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History of the Chapel
History of the Chapel
The Chapel was designed by Basil Champneys as the parish church of St Peter-le-Bailey and dates from 1874. It was Champneys’ first building in Oxford, and demonstrates his capable but restrained command of the Gothic style.
The building replaces two previous churches which had served the same parish; they were located on what is now Bonn Square at the end of New Inn Hall Street. The name ‘Bailey’ derives from the fact that the Oxford Castle Bailey was located there in the Middle Ages.
The Norman church, known as St Peter-at-the-Castle, was destroyed when the tower collapsed in 1726. Rebuilt in 1740 in the Italianate style, the church was demolished in 1874 to relieve traffic congestion and rebuilt further north on its present site.
A few relics remain in the chapel from earlier churches, notably several memorial brasses, the earliest to John Sprunt (1419) sometime mayor of Oxford; a sixteenth century parish chest; fragments of carved masonry from the Norman church; an oil painting depicting the ‘Sacrifice of Isaac’ (Anon. late seventeenth century), and the font, a nineteenth century copy of the eleventh century original in Winchester Cathedral.
The parish church was renovated for use as a Chapel in the late 1920s. Most of the newer decorative fittings are memorials to the Chavasse family. The oak cross used to mark the grave of Noel Chavasse can be seen on the north wall of the chapel. Noel, a doctor, was sent to France in 1914 as Medical Officer to the Liverpool Scottish Regiment, awarded a Military Cross in 1915 and became one of the greatest heroes of the First World War, being the only person in that war to be twice awarded the Victoria Cross – for gallantry at Guillemont, France (1916) and heroism at Wieltje, Belgium (1917).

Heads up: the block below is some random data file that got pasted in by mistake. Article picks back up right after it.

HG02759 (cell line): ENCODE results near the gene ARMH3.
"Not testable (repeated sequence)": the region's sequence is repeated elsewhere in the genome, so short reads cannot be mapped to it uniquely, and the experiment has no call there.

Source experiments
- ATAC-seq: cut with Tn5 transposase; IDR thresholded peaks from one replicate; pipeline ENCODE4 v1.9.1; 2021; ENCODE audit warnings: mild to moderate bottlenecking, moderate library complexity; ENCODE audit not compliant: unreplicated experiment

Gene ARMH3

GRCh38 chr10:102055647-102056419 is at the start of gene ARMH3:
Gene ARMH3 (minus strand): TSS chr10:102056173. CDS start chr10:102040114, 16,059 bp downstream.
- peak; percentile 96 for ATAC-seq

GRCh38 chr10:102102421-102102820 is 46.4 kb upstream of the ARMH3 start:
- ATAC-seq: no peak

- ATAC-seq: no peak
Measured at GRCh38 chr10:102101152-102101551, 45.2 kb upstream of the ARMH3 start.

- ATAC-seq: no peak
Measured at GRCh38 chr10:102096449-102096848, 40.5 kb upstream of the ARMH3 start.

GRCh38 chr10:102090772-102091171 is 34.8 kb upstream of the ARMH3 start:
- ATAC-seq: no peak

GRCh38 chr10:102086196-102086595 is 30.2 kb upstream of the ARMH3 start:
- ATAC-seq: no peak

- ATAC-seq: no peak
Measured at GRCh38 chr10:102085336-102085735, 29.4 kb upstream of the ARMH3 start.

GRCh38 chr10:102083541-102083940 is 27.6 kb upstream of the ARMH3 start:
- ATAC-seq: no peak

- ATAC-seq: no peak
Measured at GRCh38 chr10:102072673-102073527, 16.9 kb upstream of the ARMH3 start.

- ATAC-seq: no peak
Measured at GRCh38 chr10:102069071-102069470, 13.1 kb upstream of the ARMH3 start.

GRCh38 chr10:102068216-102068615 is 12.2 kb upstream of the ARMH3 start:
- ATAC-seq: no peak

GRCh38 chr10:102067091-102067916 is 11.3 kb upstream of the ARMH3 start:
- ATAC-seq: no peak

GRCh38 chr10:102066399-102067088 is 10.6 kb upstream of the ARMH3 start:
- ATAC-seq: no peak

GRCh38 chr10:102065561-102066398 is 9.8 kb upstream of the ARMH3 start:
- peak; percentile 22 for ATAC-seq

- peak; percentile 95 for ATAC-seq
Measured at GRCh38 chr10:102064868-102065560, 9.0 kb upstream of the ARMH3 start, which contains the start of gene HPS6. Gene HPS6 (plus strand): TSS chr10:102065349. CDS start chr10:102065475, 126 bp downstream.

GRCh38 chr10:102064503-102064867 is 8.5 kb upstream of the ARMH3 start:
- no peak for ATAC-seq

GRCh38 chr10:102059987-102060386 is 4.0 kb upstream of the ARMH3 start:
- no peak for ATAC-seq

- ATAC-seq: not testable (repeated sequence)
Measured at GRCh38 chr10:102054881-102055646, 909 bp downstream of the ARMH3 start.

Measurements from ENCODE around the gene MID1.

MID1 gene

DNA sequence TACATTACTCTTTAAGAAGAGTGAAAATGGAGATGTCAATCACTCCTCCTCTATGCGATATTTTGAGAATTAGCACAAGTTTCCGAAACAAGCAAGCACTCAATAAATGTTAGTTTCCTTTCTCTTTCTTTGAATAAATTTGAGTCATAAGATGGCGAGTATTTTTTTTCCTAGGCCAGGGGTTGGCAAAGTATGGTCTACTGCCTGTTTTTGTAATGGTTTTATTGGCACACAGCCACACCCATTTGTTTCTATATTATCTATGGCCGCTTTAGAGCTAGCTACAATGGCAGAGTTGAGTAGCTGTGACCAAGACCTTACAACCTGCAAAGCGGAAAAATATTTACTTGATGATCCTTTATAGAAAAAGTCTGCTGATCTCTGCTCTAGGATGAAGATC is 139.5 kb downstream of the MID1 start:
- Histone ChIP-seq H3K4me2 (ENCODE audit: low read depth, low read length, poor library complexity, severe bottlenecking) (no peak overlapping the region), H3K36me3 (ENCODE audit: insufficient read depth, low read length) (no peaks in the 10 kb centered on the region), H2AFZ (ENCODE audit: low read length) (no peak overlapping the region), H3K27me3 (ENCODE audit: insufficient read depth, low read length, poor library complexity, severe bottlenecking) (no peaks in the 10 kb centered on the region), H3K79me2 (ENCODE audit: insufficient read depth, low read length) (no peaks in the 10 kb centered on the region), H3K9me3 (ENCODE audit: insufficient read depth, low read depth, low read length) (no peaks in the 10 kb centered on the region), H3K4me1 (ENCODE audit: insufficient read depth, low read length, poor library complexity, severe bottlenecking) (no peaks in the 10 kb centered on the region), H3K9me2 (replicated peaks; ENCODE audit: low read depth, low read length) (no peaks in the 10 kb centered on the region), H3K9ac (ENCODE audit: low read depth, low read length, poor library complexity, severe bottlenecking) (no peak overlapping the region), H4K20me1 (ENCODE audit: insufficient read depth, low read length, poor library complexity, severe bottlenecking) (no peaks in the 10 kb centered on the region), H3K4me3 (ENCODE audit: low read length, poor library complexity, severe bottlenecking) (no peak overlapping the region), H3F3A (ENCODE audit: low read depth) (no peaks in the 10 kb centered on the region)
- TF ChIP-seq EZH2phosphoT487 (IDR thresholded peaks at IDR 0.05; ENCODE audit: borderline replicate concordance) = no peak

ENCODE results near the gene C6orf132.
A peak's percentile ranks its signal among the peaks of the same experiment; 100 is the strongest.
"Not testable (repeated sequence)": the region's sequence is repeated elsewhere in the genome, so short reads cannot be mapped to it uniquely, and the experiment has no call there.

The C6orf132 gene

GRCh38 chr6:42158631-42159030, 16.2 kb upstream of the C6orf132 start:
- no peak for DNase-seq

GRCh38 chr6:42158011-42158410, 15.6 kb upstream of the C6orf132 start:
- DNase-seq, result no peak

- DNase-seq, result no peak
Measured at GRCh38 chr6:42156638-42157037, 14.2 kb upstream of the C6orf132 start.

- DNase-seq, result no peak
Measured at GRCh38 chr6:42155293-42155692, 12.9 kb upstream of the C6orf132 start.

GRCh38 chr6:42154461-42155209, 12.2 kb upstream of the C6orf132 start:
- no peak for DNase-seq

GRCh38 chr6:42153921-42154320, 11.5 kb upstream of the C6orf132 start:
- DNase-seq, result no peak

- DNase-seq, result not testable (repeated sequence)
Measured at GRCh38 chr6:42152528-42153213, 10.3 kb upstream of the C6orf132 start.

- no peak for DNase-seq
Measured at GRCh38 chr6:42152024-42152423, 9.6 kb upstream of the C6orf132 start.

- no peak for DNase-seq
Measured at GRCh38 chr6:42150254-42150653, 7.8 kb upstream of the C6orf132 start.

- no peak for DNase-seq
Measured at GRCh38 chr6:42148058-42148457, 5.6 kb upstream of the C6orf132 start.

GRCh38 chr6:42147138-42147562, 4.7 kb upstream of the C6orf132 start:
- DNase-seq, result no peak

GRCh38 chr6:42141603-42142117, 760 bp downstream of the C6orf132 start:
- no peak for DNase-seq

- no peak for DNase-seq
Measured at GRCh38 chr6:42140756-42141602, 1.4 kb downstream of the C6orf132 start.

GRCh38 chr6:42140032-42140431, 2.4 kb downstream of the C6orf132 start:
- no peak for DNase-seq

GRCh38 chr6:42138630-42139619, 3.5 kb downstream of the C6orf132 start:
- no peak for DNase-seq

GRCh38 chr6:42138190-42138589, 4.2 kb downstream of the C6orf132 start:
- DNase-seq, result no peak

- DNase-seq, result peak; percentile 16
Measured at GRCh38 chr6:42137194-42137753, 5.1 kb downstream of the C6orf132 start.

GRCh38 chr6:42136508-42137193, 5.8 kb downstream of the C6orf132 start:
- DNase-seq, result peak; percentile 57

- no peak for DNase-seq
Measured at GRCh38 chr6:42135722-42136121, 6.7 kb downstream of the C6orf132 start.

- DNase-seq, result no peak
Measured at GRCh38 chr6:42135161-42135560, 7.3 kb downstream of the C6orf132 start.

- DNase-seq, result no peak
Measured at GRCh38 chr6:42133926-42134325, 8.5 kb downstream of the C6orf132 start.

A memorial to Francis Bernard Chavasse, who also served as a Medical Officer in the Great War, can be seen close by.
The memorial panel (1932) on the North Wall is a bas-relief depicting Bishop Francis James Chavasse at prayer. It is a cast taken from the original by David Evans in Liverpool Cathedral.
The oak and limewood reredos is a memorial to Edith Chavasse, wife of Francis James Chavasse, and dates from 1929. It is dedicated to wives and mothers. Designed by F.E. Howard and carved in the workshops of A.R.Mowbray & Co, it is divided into five niches. The centre depicts the resurrection, the others showing scenes from the life of St. Peter.
The pastoral staff used by Christopher Chavasse when he was Bishop of Rochester can be seen to the left of the altar. It was given to Christopher by his sisters, the twins May and Marjorie Chavasse, in memory of their brother Aidan, who died during the First World War.
The pulpit, from the same designers and workshops, is a memorial to Bishop Francis James Chavasse. The gilded inscription records his last public message, dictated three months before his death in 1928. ‘Hold fast to Prayer; honour the Holy Spirit; be faithful to Christ; believe that God reigns.’